In a press conference held in Geneva, World Health Organization director Tedros Adhanom Ghebreyesus revealed his decision to declare a health emergency. He also confirmed that the committee had failed to conclude, with nine members against the declaration and six in favor.
The monkeypox outbreak has earned the label "a public health emergency of international concern," intended to raise awareness, coordinate global responses, and mobilize financing and cooperation for the sharing of vaccinations and treatments.
Members of the expert committee meeting on Thursday to discuss recommendations were divided on the decision; two sources speaking on anonymity told me outlets that the final decision was with the UN agency's director general.
Previously, Tedros had backed the expert committee's recommendations. Still, sources claimed he had decided to support the highest level of vigilance due to concerns about rising case rates and shortages of vaccines and treatments, though not by a majority.
Lawrence Gostin, a professor at Georgetown Law in Washington, DC, who follows the WHO, said he commended the agency's political courage. He said the movie glossed over the WHO's status. The factual information is clear, and not declaring an emergency at this point would be a historical misstep.
This year there were more than 16,000 cases of monkeypox reported in about seventy-five countries, with five deaths reported in Africa. The viral disease, which spreads from close contact and causes flu-like symptoms and pus-filled skin lesions, has spread primarily to men who have sex with men in recent outbreaks.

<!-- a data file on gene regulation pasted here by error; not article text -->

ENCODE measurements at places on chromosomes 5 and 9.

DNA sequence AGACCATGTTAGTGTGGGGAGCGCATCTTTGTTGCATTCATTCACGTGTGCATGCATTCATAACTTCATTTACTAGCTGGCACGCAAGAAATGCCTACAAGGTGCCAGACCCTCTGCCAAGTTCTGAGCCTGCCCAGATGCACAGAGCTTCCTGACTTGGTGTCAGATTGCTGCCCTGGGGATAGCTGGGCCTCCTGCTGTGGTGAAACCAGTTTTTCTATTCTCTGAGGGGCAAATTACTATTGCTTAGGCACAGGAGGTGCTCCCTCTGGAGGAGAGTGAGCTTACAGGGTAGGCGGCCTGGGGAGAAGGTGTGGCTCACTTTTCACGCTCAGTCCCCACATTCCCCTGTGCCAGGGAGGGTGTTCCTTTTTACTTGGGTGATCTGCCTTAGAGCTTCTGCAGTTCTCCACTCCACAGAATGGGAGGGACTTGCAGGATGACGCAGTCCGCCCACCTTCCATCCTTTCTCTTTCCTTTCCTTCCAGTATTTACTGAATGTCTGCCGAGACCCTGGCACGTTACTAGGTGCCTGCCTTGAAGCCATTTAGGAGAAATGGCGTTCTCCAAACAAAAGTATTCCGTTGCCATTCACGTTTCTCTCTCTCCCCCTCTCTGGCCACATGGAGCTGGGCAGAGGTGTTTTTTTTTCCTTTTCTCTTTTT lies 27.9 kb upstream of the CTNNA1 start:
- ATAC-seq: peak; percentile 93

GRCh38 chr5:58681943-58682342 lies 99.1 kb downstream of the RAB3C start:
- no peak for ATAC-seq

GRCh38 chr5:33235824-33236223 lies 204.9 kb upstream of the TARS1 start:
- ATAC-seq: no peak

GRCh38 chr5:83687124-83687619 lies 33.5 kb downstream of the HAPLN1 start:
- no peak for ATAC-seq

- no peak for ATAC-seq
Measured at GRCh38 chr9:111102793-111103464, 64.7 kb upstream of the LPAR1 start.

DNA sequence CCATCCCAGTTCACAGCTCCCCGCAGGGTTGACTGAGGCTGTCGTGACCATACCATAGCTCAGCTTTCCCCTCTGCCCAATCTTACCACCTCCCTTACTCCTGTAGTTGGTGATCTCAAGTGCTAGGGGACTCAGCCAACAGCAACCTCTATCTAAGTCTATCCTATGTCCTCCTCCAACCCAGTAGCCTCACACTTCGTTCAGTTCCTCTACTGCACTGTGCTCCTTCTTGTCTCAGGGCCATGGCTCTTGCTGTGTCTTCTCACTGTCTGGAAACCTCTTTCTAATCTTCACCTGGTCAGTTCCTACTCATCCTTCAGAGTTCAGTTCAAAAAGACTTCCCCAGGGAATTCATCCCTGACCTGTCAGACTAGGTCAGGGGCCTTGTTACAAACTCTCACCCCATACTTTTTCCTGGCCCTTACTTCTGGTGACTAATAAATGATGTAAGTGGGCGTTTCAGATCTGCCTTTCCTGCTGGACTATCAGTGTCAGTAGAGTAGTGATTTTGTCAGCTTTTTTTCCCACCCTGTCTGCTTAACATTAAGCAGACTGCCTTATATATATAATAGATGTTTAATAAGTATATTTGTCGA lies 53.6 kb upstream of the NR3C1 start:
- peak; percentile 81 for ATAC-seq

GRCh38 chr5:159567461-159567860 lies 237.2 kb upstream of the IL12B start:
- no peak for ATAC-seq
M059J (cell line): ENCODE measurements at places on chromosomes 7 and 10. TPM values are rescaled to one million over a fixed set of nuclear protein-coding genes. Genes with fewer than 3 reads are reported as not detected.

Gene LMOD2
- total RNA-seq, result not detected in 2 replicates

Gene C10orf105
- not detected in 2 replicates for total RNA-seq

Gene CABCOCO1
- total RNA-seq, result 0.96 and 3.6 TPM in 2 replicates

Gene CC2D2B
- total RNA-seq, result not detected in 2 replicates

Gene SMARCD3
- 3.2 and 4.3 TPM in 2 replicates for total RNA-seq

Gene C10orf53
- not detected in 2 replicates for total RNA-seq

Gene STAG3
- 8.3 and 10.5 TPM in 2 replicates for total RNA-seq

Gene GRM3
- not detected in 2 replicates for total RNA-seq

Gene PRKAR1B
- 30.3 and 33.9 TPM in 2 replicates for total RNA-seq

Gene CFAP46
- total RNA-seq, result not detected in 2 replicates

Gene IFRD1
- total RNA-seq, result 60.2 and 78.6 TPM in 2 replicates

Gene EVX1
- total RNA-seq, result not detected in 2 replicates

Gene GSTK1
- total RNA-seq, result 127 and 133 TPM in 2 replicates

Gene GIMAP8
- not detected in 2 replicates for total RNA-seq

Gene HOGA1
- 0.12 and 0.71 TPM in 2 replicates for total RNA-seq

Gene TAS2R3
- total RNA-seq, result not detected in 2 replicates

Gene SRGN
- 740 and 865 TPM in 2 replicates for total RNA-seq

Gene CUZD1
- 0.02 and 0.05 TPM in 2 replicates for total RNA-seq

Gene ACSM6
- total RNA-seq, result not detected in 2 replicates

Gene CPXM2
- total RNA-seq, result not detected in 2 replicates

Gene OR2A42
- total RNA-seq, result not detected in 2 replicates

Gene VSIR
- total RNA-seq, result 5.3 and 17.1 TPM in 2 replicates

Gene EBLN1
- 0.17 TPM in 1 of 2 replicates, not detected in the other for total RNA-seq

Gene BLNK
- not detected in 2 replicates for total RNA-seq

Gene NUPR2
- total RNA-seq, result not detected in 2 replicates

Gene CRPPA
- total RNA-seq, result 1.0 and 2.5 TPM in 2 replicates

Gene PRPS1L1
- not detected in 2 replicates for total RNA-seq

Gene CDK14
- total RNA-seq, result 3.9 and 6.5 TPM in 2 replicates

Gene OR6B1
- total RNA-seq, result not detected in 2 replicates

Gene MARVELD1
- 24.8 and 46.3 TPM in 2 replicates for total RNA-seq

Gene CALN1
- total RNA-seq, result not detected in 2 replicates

The label has only been applied to the coronavirus pandemic and ongoing efforts to eradicate polio. Still, the WHO and national governments have faced increasing pressure from scientists and public health experts to take decisive action against monkeypox. Cases of the viral disease had risen since the committee met in late June, when the toll was around 3,000 cases.
At the time, the expert group agreed to reconsider their position on an emergency declaration if the outbreak escalated. One of the critical issues prompting a reassessment is whether cases, which have been largely confined to men, would have spread to other groups, children, or vulnerable groups susceptible to the virus in previous outbreaks in endemic countries.
On Friday, the United States identified its first two cases of monkeypox, both detected in children. Any mutations in the virus itself could also trigger reconsideration, the committee said.
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